Hiking the Park – Our Favorite Route
In the morning, we pulled ourselves out of our tents and tried to get a fire started. It had gotten down to around 20 degrees Fahrenheit that night.
What we needed was to eat and get moving fast. With a little pushing, we got everyone in their day packs and headed out for a whirlwind tour of the park.
We took the Lassiter trail in the opposite direction from the day before so we could complete the loop, then headed to the visitor center.
Topping up on water, we then navigated to the Bennett’s Creek Trail loop. This is a nice hike on a well-maintained trail and is mostly flat. There’s some hill, but nothing that registers as difficult.
The trail swings around Lassiter swamp and has an observation deck built out over the water so you can get great views and pictures. There are campsites here if you’d rather be alongside the swamp. I believe these can be used by kayakers.
After a snack break, we continued on our tour.
Continuing our Trek
Finishing up Bennett’s Creek Trail, we hit the road for a brief bit and stopped at the dam. It’s pretty cool to be standing on a bridge overlooking a small dam.
We then continued and found the Coleman Trail. The Coleman trail is a nice trail through some dense woods and, like the majority of the park, mostly level. It starts and ends at a small parking lot with picnic tables and a view of the water.
There’s a second, smaller trail near the tables called Cypress Point Trail which leads to great views overlooking the water. It’s only 0.3 miles so I would definitely recommend taking the time.
We opted to have lunch at the picnic tables since the area was so nice. There were restrooms there along with trash cans which is really special if you’re used to backpacking.
Our group was starting to feel the 8 miles we had already hiked so we headed back to the visitor center to top up our water and continued to camp via the “shorter” Lassiter trail route.
All in all, most mileage trackers were saying it was around an 11 to 12-mile day.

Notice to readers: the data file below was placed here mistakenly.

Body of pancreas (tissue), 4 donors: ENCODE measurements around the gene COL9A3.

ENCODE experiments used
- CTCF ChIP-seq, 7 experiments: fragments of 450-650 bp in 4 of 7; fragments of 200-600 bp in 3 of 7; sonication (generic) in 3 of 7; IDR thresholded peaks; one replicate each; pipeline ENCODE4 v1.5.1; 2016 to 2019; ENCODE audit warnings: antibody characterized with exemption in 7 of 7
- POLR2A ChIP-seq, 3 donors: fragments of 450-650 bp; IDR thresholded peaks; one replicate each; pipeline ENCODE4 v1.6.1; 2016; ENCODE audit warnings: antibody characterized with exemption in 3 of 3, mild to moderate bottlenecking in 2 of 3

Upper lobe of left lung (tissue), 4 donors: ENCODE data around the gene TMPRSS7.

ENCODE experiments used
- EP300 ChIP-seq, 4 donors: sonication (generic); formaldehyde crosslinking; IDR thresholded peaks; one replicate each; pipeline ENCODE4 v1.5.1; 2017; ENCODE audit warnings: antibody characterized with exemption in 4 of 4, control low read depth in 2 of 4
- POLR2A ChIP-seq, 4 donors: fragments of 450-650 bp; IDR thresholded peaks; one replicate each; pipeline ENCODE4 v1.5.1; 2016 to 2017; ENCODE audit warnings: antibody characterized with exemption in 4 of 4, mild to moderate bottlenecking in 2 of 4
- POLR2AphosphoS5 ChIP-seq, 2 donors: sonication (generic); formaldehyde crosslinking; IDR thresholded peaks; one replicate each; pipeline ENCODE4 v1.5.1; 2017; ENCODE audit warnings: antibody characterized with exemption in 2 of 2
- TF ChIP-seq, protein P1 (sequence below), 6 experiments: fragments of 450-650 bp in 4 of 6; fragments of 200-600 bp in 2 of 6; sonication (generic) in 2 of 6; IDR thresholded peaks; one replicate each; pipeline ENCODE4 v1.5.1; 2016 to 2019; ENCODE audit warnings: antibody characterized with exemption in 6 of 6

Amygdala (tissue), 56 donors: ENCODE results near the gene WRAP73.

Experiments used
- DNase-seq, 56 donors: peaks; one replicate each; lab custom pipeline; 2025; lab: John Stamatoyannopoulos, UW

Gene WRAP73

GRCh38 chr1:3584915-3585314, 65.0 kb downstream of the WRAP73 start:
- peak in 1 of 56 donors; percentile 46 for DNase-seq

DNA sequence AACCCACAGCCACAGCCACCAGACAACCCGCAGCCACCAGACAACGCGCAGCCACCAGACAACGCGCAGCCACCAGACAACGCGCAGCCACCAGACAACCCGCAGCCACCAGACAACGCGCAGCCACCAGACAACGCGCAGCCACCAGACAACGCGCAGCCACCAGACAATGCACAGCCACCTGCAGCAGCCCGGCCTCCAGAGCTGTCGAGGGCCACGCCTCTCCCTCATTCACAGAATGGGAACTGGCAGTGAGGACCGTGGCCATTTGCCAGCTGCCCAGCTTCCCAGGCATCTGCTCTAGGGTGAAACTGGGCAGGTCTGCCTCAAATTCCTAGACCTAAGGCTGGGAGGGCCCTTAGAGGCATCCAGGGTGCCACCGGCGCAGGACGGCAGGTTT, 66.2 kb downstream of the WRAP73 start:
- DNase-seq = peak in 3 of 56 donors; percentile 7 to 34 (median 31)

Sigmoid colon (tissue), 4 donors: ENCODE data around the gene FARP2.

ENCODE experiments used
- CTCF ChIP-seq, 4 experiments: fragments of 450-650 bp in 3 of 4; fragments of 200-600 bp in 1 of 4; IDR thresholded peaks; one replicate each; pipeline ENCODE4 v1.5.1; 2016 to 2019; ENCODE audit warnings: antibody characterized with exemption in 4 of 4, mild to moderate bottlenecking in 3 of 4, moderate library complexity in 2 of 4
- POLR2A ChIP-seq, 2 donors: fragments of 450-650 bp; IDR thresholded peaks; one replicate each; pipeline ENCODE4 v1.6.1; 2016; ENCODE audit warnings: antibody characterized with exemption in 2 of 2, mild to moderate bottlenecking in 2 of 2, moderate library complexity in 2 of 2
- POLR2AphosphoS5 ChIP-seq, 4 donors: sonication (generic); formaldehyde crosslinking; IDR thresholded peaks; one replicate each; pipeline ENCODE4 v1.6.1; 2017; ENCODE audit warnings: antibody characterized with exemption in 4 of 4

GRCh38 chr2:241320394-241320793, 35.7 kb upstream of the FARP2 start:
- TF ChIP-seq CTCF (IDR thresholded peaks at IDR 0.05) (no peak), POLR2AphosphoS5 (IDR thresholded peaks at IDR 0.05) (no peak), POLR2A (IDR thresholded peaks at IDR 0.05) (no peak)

Back at Camp
Since it wasn’t freezing that night, we enjoyed dinner and a fire, then headed to bed.
In the morning we packed up and headed out. I gave everyone the choice of which way to go on Lassiter and they all said left. I think at this point everyone was convinced it was the easier portion of the loop, but I still think it was likely in our heads.
Back at the cars, we took our time packing up and changing clothes. Even though we were tired, I don’t think anyone was ready to leave yet.
Merchants Millpond is now on my must-do yearly list. It’s one of those trips that if I don’t do it, I feel like I’ve missed out on something special.
A little history
In 1811, Norfleets Millpond was built with the intention of being a gristmill and sawmill. It thrived and the area began to grow, soon becoming known for its trade and merchant activity. The millpond began being referred to as Merchants Millpond and was later renamed.
The millpond came to a halt right before World War II. Luckily, A.B. Coleman purchased the property in the 1960s and recognized it was an area of beauty worth protecting. Rather than develop it, he donated 919 acres, including the millpond, to the state. Merchants Millpond State Park was established in 1973 and the Nature Conservancy contributed 925 additional acres of woodlands that same year.
Today the park boasts over 3200 acres of land, including the 750 acre millpond.
I like to visit here in the late fall or winter months, however, even in the heat of summer mosquitoes are not an issue since the numerous dragonflies eat them. Other biting bugs are still around though, including ticks.
Do not feed the alligators. It is unlawful and there is a fine for feeding them.
There is no swimming in the millpond or swamp. Kayaking and canoeing are popular activities and boats can be rented at the boathouse behind the visitor center.
There is ample parking throughout the park. The best pictures are along the boardwalks.